Chevy's trendsetting 1947 instrument panel placed two gauges in front of the driver, with a chrome speaker grille in the center. Hidden among its horizontal chrome bars, the driver could find a pop-out ashtray, as in 1939-1940 Cadillacs. It can be considered "trendsetting" because the 1947 truck dashboard seems to have set the tone for the 1951 Chevrolet passenger-car panel.
The wiper switch, choke, a pull-out throttle, and the ignition switch stood in a vertical line to the right of the gauge cluster. If a buyer ordered the optional Delco AM radio, the dealer installed it above the speaker grille. Ahead of the passenger was a capacious glovebox. Inner doors were exposed metal except for a small, rectangular, maroon leatherette trim panel screwed to the upper half. The headliner was cardboard, finished in the same slate gray as the instrument panel.
Given differences in wheelbase for each series, the steel cargo boxes on pickups stood 78, 87, and 108.13 inches long, and all were 50 inches wide by 161/4 inches deep. (The standardization of width and height meant half- and three-quarter-ton pickups gained bed space compared with earlier models, but one-tons lost cargo room.)
Floors were wood with steel skid strips. Tops of the box sides tilted outward at 45 degrees and also had a curled rim for extra strength, as did the bottom-hinged tailgate. The spare tire and fuel tank rested safely underneath the cargo bed. New bodies also lent more cargo space to panels, canopy expresses, and the Suburban.
The standard exterior color for most new Chevy trucks was Forester Green. This came with a cream pinstripe on the belt molding, across the painted grille bars, and encircling the chrome hub caps. Grille bars were body color, unless extra-cost chrome bars were ordered. Other no-cost factory body colors included a lighter green, red, white, black, orange, maroon, beige, and two shades of blue, all with contrasting pinstripes. Suburbans were the exception to the rule, coming in two-tone green paint (both shades of which being exclusive to the wagon) and with a chrome grille.
A Deluxe Cab package for pickups and chassis/cabs included the corner windows plus bright windshield and window garnish moldings, a seatback trim panel, driver's armrest, passenger-side sun visor, and chrome grille bars. Panel trucks could be outfitted with a similar decor option that did away with the seatback trim panel, but added chrome spears on the front and rear fenders.
Mechanically, the 1947 Advance-Design trucks remained pretty much as they'd been before World War II. The gusseted, ladder-type frame had slightly heavier and more-rigid side rails than before, and chassis dimensions increased slightly for 1947. The 3100 stood on a 116-inch wheelbase (versus 115 previously), the 3600 on a 125.25-inch frame (same as before), and the 3800 had a 137-inch wheelbase (up from 134.5 inches).
Chevrolet's tried-and-true pushrod "Thrift-Master Six" engine used a 3.50x3.75 bore and stroke, giving a displacement of 216.5 cubic inches. It had 6.5:1 compression, solid lifters, cast-iron pistons, a single downdraft Carter carburetor, and four main bearings. Lubrication was by a combination of splash and pressure. Horsepower came to 90 at 3,300 rpm, with 174 pound-feet of torque at 1,200-2,000 rpm.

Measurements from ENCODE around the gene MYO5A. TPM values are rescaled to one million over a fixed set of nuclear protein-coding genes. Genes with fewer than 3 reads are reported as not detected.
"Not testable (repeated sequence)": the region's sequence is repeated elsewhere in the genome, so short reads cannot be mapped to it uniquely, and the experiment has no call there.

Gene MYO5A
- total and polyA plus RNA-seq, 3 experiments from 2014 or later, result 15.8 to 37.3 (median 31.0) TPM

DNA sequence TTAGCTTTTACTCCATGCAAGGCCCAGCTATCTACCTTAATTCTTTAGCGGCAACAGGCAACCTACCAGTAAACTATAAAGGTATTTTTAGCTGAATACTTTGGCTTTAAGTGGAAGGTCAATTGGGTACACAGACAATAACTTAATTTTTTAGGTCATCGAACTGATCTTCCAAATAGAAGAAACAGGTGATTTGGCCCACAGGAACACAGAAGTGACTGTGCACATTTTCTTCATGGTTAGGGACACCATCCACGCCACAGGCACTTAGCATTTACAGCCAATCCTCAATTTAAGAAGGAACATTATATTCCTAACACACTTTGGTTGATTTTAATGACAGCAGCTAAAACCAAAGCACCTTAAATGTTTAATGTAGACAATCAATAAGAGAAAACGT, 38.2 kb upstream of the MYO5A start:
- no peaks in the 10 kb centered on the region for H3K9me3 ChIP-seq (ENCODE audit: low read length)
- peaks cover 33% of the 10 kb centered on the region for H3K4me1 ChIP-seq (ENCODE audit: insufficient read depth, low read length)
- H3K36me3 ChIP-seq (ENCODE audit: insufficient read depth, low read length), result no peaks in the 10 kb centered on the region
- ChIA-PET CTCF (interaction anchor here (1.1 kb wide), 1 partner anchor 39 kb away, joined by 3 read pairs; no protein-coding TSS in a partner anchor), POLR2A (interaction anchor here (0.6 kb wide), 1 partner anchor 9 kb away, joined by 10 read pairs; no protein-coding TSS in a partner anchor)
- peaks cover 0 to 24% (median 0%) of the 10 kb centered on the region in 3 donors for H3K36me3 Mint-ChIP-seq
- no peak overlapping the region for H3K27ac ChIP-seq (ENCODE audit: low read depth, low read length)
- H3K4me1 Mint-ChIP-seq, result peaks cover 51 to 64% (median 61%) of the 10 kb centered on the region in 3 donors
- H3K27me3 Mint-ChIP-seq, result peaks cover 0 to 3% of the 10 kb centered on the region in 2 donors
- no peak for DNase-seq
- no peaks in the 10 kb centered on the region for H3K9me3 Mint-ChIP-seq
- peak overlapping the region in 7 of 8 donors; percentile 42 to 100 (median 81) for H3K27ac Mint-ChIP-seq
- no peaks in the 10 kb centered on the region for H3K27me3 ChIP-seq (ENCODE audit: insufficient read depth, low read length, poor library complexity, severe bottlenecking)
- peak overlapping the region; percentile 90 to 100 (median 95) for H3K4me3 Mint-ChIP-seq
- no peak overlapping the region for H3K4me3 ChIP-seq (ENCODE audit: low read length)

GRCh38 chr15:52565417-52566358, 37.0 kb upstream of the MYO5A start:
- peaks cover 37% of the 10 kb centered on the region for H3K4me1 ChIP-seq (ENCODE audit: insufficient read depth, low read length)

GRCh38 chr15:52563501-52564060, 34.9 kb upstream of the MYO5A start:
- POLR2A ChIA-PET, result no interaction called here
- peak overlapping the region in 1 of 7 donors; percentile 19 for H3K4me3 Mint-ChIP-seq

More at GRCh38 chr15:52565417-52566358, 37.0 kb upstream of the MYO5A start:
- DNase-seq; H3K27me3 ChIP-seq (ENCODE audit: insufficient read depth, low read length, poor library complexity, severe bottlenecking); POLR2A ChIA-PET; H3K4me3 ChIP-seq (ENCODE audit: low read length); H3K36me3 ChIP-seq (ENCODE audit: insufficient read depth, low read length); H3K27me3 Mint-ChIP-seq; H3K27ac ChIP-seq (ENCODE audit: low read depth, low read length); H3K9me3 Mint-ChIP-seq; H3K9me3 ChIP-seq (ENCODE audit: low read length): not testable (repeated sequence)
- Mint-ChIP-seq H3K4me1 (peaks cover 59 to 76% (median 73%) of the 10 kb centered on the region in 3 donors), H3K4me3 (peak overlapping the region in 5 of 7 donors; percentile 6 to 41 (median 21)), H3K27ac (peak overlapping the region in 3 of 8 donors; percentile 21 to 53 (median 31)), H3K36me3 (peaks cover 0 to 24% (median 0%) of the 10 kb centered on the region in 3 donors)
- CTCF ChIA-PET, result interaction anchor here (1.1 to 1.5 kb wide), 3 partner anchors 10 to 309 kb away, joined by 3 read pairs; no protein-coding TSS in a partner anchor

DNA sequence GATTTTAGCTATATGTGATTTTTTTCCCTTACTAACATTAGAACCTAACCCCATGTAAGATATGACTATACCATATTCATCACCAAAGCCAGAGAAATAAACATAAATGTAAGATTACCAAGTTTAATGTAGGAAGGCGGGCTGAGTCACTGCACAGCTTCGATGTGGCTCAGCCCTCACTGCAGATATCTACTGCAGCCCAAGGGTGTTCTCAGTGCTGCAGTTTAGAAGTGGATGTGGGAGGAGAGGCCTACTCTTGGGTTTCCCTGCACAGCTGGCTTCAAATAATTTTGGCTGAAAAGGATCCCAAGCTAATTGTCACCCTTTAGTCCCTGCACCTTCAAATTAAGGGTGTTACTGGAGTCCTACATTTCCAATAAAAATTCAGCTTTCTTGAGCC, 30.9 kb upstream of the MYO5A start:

The standard transmission was an all-synchro three-speed manual. Optional in 3100s and 3600s (and standard in 3800s) was a four-speed with a nonsynchro low gear. It had what was called a "granny low," meaning a stump-puller first gear. Top ratio in all three transmissions was 1:1, and all differential ratios were quite low: 4.11 in the half-ton, 4.57 in the three-quarter-ton, and 5.14:1 in the one-tonner. Considering that the pickups alone weighed from 3,345 to 3,845 pounds unloaded, performance was sluggish at best.
In keeping with these vehicles' overall simplicity, the clutch was a 9.13-inch-diameter single dry plate with diaphragm springs on 3100 and 3600 trucks, 103/4 inches on 3800s. (The larger clutch was optional in the half- and three-quarter-ton series.) Gearshift and emergency brake levers rose from the center of the floor. Service brakes were specific to each series, with 159 square inches of lining area for the half-ton pickup, 178 for the three-quarter-ton, and 243 for the one-ton.
Base prices for factory-finished 1947 Advance-Design trucks ran from $1,087 for a 3100 pickup to $1,523 for a 3800 canopy express. Standard equipment included a reinforced black rubber floormat, dome lamp, rheostat-controlled instrument lighting, and twin vacuum-powered windshield wipers newly mounted at the base of the windshield. Items like oil and fuel filters, air cleaner, outside mirrors, hydraulic shock absorbers, longer running boards, chrome trim, heater/defroster, armrests, etc., were optional, some installed at the factory, others by dealers.
Because the American public was so starved for new vehicles after World War II, Chevrolet could easily sell as many cars and trucks as it could produce. For calendar year 1947, the division built 335,343 commercial vehicles of all sizes, a figure that included both the old 1946 style (which was made into May '47) and the new type, so it doesn't fully reveal the impact of the Advance-Design trucks. Chevrolet probably wouldn't have had to update to sell as many trucks as it did, but the restyling certainly didn't hurt.